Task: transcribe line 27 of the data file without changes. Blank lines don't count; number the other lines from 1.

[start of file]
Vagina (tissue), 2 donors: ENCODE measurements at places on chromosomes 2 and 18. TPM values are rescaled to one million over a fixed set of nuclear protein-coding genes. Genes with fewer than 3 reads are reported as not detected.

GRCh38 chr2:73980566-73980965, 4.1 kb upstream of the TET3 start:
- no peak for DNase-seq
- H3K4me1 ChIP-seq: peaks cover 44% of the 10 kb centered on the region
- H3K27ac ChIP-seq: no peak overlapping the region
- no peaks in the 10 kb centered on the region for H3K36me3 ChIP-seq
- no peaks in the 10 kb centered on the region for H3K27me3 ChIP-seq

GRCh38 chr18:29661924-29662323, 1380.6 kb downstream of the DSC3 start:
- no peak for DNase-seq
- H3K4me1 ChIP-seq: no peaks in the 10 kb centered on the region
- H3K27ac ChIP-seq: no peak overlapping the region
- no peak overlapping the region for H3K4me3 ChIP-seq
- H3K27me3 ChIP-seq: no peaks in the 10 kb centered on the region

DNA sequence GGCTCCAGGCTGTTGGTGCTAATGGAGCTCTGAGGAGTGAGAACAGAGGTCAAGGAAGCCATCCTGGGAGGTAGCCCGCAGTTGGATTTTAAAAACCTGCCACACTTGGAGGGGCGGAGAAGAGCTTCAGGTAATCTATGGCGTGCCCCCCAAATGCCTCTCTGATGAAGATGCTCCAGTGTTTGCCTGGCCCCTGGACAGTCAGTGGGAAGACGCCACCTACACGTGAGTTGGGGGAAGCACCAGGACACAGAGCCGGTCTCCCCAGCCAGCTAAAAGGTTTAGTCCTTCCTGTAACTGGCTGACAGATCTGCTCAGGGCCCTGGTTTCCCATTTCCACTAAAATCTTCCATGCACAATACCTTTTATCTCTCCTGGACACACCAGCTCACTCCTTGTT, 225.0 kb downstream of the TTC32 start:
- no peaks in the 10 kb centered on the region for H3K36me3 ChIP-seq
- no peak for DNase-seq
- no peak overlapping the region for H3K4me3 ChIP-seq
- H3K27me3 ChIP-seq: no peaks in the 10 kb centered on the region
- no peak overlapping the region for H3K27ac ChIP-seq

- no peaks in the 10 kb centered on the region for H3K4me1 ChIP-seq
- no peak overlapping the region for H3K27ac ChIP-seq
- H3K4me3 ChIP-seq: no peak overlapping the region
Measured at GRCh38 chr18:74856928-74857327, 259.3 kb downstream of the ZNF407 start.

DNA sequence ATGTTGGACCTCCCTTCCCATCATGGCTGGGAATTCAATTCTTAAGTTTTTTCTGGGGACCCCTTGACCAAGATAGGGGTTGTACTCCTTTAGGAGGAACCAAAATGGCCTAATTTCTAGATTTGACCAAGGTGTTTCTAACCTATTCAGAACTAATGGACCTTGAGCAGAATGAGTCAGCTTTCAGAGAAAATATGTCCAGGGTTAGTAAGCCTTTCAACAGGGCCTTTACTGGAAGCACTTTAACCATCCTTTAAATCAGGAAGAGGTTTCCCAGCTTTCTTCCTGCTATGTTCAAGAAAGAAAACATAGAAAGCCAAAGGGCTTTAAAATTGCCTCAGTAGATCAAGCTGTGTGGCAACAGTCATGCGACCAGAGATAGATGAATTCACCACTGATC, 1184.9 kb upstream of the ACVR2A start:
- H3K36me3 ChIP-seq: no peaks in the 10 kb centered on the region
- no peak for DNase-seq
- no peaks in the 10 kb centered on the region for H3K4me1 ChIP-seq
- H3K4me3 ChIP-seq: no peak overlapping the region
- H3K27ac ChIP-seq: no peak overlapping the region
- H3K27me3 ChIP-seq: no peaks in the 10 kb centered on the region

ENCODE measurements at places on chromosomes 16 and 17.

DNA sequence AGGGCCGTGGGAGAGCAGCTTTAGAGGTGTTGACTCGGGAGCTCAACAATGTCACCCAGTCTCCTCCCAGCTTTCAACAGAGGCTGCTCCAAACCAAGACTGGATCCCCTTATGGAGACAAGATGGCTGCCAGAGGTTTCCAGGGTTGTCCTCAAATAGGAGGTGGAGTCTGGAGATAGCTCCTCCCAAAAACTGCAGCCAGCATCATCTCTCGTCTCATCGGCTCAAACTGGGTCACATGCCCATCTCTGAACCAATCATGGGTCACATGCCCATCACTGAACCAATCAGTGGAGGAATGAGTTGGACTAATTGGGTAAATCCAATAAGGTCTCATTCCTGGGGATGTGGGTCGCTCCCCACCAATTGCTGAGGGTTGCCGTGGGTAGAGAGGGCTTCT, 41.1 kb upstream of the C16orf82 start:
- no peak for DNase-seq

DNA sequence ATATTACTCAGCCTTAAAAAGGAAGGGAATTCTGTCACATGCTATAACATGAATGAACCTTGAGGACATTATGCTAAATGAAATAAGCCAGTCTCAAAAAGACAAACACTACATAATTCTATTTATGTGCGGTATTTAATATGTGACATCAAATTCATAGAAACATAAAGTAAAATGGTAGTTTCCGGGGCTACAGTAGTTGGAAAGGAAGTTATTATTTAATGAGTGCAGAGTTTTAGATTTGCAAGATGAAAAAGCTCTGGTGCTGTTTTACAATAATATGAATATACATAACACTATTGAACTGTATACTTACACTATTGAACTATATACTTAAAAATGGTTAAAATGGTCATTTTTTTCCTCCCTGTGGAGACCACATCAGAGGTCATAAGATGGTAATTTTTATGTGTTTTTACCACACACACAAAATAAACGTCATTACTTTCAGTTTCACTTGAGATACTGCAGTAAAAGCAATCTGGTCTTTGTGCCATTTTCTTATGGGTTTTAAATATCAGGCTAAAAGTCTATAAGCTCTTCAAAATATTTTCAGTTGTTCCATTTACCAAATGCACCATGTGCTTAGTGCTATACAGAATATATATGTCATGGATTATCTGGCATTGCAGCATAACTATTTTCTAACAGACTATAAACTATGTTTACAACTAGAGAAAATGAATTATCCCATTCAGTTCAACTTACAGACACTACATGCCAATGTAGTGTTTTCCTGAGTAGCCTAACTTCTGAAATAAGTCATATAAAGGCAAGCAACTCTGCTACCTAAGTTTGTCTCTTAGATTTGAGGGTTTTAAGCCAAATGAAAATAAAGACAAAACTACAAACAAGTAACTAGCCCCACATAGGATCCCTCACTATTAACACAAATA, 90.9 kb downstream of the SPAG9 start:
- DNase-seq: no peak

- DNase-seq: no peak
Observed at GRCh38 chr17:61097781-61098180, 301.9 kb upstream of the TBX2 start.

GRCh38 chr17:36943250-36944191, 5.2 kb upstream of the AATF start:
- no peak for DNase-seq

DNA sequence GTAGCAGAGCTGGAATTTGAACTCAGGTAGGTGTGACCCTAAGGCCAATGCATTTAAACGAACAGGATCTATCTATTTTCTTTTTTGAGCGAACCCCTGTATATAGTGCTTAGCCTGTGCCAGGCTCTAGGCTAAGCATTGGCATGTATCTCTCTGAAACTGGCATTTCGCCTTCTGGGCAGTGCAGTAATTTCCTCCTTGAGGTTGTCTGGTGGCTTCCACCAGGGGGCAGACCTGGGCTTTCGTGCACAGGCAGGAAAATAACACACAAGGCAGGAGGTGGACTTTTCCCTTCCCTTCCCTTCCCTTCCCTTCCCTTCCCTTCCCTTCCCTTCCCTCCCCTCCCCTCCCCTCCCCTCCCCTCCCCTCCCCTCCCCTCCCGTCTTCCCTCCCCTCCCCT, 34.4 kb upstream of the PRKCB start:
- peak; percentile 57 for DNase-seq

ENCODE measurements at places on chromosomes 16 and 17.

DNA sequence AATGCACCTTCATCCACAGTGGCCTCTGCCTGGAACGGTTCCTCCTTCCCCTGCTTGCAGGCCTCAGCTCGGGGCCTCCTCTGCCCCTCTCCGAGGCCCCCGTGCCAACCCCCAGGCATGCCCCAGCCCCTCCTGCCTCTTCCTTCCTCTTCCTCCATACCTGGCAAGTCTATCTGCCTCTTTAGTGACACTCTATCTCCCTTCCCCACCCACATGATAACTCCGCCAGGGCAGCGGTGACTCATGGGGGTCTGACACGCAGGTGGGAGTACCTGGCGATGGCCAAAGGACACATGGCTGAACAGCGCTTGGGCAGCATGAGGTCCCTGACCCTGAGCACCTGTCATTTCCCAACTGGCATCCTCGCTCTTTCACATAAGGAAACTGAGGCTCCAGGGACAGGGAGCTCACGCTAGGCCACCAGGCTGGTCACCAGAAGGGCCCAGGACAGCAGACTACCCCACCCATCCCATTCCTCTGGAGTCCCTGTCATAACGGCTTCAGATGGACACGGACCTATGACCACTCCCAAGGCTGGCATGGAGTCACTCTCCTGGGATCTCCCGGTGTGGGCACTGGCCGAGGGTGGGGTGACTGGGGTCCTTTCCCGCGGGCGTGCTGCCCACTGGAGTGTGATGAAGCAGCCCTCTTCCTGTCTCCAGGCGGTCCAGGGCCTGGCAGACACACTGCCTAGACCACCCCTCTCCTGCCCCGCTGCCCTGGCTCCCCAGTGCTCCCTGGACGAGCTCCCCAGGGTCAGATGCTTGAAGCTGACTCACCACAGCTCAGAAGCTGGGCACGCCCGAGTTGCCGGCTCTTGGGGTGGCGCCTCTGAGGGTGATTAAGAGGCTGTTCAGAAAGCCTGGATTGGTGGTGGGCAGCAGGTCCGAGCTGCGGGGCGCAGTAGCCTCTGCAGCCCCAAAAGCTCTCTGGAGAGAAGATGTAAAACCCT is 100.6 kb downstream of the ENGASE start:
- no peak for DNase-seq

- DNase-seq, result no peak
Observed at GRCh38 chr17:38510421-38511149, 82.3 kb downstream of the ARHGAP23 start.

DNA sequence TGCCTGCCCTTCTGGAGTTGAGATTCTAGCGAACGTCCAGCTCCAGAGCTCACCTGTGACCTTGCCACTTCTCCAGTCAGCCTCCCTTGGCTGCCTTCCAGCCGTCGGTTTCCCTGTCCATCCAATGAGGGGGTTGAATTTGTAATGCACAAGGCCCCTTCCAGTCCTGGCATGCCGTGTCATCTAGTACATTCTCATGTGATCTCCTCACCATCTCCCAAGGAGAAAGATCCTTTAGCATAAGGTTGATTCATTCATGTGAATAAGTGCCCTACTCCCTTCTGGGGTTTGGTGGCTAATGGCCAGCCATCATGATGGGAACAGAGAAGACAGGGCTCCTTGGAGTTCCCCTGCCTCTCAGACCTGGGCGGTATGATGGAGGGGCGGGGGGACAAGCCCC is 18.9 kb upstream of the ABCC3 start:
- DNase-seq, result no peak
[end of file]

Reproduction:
- no peaks in the 10 kb centered on the region for H3K4me1 ChIP-seq